1216 - Geek soap operas
Wednesday, April 28, 2010

Between the legal drama playing out in the South Bay (Gizmodo raid! Dubious warrants! Potential counter-suits!) and the latest developments in the Infinity Ward/Activision internal drama (Involuntary labor! Withholding royalties and bonuses!), it's pretty much the Days of our Lives around here. Also, no Hulu in the UK, and Comcast gets a big, steaming pile of poo from its users. But at least it's Golden Poo.

Stories CoveredEdit

Microsoft inks patent licensing deal with HTC

… and claims Android steps on its patents

Android 2.2 will have native Flash…take that iPhone!

Apple buys Siri

iPhone “thief” has been identified by police…but we don’t know his/her name yet

Gizmodo may sue Santa Clara county

Apple sued over liquid sensors in phones

Infinity Ward staff sues Activision for $500 million

Hulu abandons UK plans after broadcast talks collapse

Terry Childs guilty of felony

Comcast awarded Consumerist’s “Golden Poo” award (thanks, Dr. Karl!)

We Have Met the Enemy and He Is PowerPoint (thanks, Jason)

Awwwww of the day: Ze Frank crowdsources a chillout song


Rabbit Eye - Task force gets its chance!

Anonymous - TV widgets are actually cool!



As someone who previously worked at Nokia, I have some insight as to why Nokia does not succeed in the US market.

1. Nokia does not produce high-end CDMA phones, which currently limits them to working with T-Mobile and AT&T. Perhaps this will be less of an issue when everyone goes LTE, but that is several years out.

2. Even when Nokia does decide to work with either T-Mobile or AT&T, assuming the phone makes it through the lengthy operator customization and approval process, the resulting device is a generation behind and, often times, neutered compared to the corresponding European version of the device.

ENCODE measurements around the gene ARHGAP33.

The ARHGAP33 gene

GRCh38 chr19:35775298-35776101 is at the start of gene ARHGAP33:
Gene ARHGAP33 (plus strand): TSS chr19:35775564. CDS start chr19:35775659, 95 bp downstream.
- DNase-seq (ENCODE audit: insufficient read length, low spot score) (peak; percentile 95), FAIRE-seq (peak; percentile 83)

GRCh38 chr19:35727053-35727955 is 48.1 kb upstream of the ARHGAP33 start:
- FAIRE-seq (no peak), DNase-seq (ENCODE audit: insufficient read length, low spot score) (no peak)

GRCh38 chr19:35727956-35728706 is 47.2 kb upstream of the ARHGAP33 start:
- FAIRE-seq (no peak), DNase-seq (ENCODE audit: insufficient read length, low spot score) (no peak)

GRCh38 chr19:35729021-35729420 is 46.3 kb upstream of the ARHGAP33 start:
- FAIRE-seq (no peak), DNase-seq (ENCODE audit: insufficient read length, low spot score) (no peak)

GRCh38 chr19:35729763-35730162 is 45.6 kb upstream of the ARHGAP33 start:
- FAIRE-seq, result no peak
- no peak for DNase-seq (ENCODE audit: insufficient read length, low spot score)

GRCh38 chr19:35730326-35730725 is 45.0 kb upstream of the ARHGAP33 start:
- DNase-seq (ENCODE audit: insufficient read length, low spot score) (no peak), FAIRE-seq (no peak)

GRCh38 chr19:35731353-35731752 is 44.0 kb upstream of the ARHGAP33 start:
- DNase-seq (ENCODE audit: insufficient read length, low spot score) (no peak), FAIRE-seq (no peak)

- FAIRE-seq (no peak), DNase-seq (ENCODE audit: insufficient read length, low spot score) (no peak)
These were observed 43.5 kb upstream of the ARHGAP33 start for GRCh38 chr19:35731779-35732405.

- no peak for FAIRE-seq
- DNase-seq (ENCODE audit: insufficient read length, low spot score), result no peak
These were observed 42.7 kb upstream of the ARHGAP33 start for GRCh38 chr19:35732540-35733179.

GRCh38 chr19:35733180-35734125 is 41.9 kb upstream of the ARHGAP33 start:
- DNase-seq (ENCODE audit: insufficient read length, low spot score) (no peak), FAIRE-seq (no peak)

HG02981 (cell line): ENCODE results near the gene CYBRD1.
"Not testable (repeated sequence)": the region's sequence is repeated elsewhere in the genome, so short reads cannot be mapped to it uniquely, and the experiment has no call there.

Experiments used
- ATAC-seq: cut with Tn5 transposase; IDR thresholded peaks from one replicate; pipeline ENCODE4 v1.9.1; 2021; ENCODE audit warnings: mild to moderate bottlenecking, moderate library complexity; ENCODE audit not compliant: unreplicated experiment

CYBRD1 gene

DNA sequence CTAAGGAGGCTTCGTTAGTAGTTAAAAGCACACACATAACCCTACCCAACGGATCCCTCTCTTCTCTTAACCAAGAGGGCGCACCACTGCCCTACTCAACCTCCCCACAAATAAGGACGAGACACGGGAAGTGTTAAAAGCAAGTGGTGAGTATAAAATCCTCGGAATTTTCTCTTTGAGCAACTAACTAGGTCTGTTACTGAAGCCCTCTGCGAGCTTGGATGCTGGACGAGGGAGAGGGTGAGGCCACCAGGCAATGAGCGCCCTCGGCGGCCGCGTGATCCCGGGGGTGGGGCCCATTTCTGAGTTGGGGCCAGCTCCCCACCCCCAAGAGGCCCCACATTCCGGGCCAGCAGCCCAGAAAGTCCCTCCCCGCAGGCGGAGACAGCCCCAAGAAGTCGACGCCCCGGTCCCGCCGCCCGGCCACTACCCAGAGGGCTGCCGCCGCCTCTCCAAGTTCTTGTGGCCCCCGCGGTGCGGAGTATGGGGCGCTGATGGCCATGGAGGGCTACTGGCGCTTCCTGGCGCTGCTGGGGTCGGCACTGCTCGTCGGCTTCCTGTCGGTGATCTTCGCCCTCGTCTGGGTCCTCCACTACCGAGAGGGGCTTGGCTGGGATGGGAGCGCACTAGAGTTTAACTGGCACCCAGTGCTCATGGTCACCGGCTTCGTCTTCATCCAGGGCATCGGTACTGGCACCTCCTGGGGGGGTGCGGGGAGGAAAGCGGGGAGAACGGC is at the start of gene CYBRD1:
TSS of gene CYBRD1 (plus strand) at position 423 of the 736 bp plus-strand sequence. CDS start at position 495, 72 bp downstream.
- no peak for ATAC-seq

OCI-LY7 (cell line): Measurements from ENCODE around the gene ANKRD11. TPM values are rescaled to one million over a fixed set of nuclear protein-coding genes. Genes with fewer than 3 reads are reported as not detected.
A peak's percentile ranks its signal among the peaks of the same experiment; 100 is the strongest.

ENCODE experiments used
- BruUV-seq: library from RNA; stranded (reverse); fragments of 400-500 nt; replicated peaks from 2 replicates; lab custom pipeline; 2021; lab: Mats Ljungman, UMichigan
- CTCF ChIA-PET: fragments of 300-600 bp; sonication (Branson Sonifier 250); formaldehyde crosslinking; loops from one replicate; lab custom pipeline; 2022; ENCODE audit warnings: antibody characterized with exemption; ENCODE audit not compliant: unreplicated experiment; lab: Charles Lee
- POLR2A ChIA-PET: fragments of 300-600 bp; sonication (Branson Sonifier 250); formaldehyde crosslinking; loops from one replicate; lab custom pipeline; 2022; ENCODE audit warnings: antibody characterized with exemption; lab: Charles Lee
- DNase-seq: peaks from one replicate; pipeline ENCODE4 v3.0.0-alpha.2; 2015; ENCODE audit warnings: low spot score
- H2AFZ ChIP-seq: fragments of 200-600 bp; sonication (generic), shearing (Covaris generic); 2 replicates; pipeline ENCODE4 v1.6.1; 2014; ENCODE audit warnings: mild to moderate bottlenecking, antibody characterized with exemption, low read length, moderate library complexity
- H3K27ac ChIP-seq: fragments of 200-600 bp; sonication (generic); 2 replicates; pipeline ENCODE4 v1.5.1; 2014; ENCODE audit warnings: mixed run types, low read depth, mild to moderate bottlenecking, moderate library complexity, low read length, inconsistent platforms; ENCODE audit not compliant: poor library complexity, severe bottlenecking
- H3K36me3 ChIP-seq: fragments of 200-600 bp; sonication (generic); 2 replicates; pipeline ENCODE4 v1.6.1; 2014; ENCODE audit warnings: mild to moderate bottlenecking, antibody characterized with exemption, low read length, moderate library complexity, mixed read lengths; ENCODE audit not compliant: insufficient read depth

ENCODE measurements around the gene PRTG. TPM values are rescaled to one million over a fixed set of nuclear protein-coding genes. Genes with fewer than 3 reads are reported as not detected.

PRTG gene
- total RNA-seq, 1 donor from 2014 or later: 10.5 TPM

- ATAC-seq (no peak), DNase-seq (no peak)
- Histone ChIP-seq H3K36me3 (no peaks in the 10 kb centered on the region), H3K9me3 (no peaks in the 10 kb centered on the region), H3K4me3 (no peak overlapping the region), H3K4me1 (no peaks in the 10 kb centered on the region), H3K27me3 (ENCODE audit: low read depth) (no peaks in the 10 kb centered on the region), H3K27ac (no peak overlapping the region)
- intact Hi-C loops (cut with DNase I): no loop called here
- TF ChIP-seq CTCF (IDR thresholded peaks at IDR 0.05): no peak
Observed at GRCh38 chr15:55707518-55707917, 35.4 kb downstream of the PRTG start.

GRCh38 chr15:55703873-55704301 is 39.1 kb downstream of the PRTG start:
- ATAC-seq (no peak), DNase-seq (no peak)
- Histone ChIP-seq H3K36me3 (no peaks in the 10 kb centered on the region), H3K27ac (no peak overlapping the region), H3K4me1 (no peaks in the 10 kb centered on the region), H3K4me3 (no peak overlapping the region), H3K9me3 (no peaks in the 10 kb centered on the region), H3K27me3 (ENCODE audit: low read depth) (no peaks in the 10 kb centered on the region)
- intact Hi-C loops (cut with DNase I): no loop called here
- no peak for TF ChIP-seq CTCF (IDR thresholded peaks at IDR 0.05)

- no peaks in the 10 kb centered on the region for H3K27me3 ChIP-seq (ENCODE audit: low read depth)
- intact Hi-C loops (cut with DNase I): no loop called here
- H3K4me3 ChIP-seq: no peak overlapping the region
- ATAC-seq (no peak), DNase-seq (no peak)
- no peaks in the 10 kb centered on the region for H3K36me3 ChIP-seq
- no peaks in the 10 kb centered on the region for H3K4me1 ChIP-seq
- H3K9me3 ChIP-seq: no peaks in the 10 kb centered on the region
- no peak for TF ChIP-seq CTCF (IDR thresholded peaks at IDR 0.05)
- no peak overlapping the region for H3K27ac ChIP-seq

3. Nokia does not make their phones available in enough retail outlets for people to actually try the phones out before they buy them, nor do they do any real marketing in the US to the masses.

I’ve heard plenty of years of lip service from Nokia about wanting to improve their market share in the US market. As far as I can tell, it’s just that–lip service.

Meanwhile, Nokia has a bigger problem than their lack of presence in the US market: their global market share for smartphones is on the decline. They are still clearly in the lead, but the trend lines don’t look good for Nokia. While the Nokia N8 looks promising, it remains to be seen whether or not that or future devices will win back any converts to the iPhone, Android, or others. Nokia really needs to shore up their products before they can even think about making a comeback in the US market.

Showing the love, loving the show,

– PhoneBoy

In response to that emailer that asked why we still refer to it as the cloud, I just want to remind everyone why we call it the cloud in the first place. It’s not to “dumb it down” or anything like that. In computer networking diagrams, the internet was always depicted as a cloud icon because the details of the internet were not important to the network being diagramed. This is just my two cents. And if anyone has more info on “the cloud” feel free to comment because I’m just pulling off the top of my head and the networking classes I took almost 10 years ago.



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